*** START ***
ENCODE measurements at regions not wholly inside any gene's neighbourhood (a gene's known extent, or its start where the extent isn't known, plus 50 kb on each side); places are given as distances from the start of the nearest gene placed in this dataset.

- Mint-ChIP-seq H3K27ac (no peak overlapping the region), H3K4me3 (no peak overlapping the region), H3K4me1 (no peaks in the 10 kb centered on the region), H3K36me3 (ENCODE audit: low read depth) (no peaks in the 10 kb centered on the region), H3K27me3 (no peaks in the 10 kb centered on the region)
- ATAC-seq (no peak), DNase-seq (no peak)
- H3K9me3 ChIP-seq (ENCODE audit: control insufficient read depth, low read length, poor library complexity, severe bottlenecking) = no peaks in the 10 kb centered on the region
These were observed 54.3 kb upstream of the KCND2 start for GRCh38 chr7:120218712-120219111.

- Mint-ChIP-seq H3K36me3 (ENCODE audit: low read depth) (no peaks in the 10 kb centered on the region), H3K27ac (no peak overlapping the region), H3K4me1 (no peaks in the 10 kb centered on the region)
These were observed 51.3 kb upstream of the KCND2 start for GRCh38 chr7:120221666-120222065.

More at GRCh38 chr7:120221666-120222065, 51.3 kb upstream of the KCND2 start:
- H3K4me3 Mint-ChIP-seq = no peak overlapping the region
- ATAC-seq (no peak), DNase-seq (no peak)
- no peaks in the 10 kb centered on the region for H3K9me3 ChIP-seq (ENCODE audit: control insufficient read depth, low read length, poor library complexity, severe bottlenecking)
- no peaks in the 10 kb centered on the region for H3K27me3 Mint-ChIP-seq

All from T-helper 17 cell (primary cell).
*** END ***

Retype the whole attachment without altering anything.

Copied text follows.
ENCODE measurements at regions not wholly inside any gene's neighbourhood (a gene's known extent, or its start where the extent isn't known, plus 50 kb on each side); places are given as distances from the start of the nearest gene placed in this dataset.

- Mint-ChIP-seq H3K27ac (no peak overlapping the region), H3K4me3 (no peak overlapping the region), H3K4me1 (no peaks in the 10 kb centered on the region), H3K36me3 (ENCODE audit: low read depth) (no peaks in the 10 kb centered on the region), H3K27me3 (no peaks in the 10 kb centered on the region)
- ATAC-seq (no peak), DNase-seq (no peak)
- H3K9me3 ChIP-seq (ENCODE audit: control insufficient read depth, low read length, poor library complexity, severe bottlenecking) = no peaks in the 10 kb centered on the region
These were observed 54.3 kb upstream of the KCND2 start for GRCh38 chr7:120218712-120219111.

- Mint-ChIP-seq H3K36me3 (ENCODE audit: low read depth) (no peaks in the 10 kb centered on the region), H3K27ac (no peak overlapping the region), H3K4me1 (no peaks in the 10 kb centered on the region)
These were observed 51.3 kb upstream of the KCND2 start for GRCh38 chr7:120221666-120222065.

More at GRCh38 chr7:120221666-120222065, 51.3 kb upstream of the KCND2 start:
- H3K4me3 Mint-ChIP-seq = no peak overlapping the region
- ATAC-seq (no peak), DNase-seq (no peak)
- no peaks in the 10 kb centered on the region for H3K9me3 ChIP-seq (ENCODE audit: control insufficient read depth, low read length, poor library complexity, severe bottlenecking)
- no peaks in the 10 kb centered on the region for H3K27me3 Mint-ChIP-seq

All from T-helper 17 cell (primary cell).